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Too Late for Tears is a 1949 film noir crime film directed by Byron Haskin and starring Lizabeth Scott, Don DeFore, Dan Duryea, and Arthur Kennedy. It tells the story of a ruthless femme-fatale who steals a suitcase containing US$60,000 (equivalent to $632,000 in 2018). The screenplay was written by Roy Huggins, developed from a serial he wrote for the Saturday Evening Post.

If proof be needed at this point that money is the root of all evil—a theme, incidentally, which has been the root of more than one motion picture—then Too Late for Tears, which came to the Mayfair on Saturday, is proof positive. For producer Hunt Stromberg, director Byron Haskin and scenarist Roy Huggins, who adapted his own Saturday Evening Post serial, herein have fashioned an effective melodramatic elaboration of that theme. Despite an involved plot and an occasional overabundance of palaver, not all of which is bright, this yarn about a cash-hungry dame who doesn’t let men or conscience stand in her way, is an adult and generally suspenseful adventure.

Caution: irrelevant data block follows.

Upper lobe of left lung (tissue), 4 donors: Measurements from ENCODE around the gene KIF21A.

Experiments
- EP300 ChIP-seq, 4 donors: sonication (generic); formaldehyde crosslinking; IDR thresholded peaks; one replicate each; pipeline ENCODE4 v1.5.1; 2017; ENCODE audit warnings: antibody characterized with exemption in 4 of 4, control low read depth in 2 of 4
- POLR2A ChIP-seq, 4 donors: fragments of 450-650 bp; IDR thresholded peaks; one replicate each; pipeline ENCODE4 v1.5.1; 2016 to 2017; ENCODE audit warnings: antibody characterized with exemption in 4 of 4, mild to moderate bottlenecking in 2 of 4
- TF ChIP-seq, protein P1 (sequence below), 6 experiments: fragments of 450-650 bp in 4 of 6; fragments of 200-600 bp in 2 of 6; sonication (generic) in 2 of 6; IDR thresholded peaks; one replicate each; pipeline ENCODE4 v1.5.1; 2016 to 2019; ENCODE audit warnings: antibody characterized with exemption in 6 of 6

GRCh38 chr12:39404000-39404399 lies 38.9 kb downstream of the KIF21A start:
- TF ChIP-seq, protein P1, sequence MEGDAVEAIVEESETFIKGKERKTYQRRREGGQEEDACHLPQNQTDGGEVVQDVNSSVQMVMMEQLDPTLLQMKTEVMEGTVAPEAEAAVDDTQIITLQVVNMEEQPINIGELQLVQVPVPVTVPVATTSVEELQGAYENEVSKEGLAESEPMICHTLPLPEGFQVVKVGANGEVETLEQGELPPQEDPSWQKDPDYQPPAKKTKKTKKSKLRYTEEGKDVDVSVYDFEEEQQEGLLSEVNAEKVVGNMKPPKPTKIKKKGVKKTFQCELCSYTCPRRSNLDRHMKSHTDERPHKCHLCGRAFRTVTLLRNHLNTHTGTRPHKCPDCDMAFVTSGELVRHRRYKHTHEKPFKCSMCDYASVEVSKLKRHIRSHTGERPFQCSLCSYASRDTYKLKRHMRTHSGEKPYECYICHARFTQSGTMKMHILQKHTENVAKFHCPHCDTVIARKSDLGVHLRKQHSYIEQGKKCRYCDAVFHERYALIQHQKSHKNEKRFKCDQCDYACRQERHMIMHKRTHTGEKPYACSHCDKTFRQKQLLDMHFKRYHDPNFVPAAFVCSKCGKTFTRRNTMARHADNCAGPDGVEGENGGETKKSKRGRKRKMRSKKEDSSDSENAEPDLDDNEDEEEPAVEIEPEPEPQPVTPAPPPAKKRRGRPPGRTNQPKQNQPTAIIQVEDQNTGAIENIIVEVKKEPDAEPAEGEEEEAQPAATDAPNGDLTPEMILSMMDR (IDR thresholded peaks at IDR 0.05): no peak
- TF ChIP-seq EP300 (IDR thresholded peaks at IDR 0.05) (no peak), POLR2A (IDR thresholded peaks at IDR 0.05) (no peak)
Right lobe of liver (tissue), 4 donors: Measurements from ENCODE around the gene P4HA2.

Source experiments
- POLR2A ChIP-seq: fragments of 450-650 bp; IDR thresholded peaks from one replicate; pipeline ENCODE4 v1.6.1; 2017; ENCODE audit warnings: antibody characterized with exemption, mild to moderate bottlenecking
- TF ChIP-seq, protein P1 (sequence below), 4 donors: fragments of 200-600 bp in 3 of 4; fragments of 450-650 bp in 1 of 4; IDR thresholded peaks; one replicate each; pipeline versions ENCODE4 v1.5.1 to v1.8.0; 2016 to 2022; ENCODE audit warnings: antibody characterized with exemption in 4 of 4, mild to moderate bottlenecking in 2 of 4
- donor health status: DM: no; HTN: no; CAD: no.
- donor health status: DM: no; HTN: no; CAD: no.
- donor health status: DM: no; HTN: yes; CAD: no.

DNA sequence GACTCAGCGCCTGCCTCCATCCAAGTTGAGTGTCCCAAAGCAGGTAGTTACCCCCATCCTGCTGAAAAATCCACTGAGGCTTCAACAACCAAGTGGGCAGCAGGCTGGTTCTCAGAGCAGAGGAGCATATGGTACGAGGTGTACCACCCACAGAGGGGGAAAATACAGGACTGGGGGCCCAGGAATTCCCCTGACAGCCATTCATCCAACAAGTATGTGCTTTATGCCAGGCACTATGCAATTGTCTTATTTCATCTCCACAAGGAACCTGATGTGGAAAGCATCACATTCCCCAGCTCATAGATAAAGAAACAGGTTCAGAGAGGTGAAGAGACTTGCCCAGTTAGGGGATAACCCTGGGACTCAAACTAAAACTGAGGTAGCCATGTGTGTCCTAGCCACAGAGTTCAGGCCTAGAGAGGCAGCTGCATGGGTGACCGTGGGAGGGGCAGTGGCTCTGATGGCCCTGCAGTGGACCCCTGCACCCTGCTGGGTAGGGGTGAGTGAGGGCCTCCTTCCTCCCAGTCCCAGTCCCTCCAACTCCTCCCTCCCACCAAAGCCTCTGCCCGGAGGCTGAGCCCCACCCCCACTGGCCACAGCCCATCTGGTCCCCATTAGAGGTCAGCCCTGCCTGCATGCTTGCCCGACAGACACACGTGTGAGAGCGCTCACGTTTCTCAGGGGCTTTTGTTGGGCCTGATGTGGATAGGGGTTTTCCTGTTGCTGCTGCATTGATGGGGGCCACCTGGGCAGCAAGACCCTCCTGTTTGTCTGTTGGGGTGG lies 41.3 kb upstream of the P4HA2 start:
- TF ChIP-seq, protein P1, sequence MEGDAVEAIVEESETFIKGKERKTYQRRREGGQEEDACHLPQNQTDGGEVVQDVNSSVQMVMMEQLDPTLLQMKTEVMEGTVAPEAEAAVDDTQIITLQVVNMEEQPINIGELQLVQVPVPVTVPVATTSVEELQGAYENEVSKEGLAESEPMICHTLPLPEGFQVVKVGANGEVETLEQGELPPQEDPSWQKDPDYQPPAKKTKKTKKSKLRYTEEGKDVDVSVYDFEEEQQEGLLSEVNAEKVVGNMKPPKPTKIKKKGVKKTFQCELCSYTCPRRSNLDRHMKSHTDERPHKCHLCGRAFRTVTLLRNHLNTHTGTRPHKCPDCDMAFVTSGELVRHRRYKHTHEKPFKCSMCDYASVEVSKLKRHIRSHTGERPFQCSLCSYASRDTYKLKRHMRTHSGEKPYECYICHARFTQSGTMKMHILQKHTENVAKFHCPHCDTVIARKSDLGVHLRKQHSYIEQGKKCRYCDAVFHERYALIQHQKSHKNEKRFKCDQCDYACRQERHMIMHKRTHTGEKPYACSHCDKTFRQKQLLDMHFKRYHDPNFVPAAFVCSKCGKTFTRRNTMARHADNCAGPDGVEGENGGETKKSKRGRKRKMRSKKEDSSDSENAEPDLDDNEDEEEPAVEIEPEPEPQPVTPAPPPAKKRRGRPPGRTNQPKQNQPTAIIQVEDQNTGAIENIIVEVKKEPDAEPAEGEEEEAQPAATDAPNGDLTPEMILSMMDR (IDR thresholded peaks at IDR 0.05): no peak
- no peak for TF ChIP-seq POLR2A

Film Prof Michael Caplan.  Nate the Great.  Noir.  Free popcorn.

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